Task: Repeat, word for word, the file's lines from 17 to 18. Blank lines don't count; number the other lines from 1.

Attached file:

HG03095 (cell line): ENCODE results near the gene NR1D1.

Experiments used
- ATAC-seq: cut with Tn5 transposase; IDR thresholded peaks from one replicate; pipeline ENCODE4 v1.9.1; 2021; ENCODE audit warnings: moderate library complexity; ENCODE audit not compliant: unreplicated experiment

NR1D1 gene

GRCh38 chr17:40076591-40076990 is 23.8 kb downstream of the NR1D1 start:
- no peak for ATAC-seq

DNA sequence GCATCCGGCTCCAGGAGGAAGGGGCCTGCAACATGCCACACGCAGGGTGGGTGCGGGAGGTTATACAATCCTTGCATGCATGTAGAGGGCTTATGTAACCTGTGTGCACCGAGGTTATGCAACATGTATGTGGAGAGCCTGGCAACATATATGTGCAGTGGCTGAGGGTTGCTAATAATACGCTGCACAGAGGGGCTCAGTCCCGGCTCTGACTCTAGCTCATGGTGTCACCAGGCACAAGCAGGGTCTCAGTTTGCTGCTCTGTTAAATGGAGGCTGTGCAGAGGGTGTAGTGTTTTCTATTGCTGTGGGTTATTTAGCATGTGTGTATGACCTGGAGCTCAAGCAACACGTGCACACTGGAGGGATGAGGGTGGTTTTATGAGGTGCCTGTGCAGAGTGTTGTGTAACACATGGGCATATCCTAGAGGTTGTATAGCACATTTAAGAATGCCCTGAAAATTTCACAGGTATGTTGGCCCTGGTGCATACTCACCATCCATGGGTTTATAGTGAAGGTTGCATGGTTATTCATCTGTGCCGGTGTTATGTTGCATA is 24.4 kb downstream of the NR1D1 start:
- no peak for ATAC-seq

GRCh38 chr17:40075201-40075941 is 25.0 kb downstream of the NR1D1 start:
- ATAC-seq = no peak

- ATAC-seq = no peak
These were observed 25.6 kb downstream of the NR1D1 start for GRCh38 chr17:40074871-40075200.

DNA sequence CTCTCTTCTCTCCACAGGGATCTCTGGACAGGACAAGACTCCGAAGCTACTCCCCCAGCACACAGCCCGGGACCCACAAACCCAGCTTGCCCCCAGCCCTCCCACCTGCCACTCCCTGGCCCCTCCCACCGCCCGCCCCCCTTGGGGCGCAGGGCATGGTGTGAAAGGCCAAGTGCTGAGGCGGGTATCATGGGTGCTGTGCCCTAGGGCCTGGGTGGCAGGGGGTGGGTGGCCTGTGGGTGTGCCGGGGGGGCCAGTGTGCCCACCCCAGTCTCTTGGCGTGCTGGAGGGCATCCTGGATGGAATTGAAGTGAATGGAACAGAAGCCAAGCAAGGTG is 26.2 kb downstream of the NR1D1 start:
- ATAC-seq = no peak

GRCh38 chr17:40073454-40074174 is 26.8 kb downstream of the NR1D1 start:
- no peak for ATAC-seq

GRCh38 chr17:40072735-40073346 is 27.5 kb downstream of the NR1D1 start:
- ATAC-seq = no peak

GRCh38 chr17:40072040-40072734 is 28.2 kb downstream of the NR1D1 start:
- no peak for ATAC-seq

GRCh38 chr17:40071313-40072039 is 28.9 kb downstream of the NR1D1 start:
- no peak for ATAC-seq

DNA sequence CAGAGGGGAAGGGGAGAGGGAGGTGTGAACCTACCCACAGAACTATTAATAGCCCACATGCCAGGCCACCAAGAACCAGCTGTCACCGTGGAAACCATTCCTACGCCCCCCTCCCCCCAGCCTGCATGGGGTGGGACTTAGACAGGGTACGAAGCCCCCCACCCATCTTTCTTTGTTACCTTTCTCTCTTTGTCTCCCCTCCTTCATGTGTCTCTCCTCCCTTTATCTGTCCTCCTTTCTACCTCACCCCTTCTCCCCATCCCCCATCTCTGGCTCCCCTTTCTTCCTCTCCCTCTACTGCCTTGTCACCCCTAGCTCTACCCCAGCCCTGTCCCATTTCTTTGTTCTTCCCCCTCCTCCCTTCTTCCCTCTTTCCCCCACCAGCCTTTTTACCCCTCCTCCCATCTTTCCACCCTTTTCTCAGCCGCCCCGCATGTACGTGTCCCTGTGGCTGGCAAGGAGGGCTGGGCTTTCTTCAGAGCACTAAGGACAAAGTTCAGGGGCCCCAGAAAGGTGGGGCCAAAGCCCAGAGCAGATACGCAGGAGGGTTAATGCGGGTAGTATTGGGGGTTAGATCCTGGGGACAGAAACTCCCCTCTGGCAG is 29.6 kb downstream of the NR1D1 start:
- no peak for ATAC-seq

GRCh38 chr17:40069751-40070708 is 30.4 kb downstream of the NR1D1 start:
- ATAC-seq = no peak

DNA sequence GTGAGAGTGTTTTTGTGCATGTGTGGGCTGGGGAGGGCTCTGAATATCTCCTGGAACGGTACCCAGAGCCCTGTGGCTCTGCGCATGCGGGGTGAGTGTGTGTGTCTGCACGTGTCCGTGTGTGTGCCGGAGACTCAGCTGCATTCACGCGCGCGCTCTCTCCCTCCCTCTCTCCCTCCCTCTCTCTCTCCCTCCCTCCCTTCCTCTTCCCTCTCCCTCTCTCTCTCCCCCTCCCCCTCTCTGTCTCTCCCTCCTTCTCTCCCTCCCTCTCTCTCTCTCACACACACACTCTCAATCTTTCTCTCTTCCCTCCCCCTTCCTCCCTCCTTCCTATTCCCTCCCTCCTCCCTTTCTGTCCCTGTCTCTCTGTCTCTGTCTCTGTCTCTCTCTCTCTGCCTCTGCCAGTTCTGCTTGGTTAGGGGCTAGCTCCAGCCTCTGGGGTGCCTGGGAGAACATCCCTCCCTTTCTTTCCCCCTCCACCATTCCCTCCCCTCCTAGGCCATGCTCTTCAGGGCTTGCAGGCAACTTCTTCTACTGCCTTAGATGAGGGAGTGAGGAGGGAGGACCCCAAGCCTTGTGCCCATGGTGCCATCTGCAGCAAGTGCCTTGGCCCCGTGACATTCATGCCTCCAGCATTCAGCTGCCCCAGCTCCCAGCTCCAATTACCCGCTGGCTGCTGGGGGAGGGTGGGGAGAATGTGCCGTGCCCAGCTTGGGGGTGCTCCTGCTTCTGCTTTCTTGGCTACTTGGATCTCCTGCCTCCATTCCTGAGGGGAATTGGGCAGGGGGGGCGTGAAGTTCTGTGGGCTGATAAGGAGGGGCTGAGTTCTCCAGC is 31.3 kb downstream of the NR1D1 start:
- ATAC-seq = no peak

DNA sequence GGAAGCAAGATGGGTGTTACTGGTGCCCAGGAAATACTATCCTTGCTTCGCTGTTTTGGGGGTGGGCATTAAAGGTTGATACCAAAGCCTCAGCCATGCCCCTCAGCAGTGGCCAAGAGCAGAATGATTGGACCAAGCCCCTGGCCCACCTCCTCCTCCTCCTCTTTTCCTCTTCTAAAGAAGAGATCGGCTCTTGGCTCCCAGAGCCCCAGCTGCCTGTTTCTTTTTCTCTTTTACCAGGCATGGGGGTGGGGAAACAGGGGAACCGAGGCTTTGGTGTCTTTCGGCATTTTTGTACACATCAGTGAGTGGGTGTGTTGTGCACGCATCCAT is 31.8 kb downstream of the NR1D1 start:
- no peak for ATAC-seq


GRCh38 chr17:40072735-40073346 is 27.5 kb downstream of the NR1D1 start:
- ATAC-seq = no peak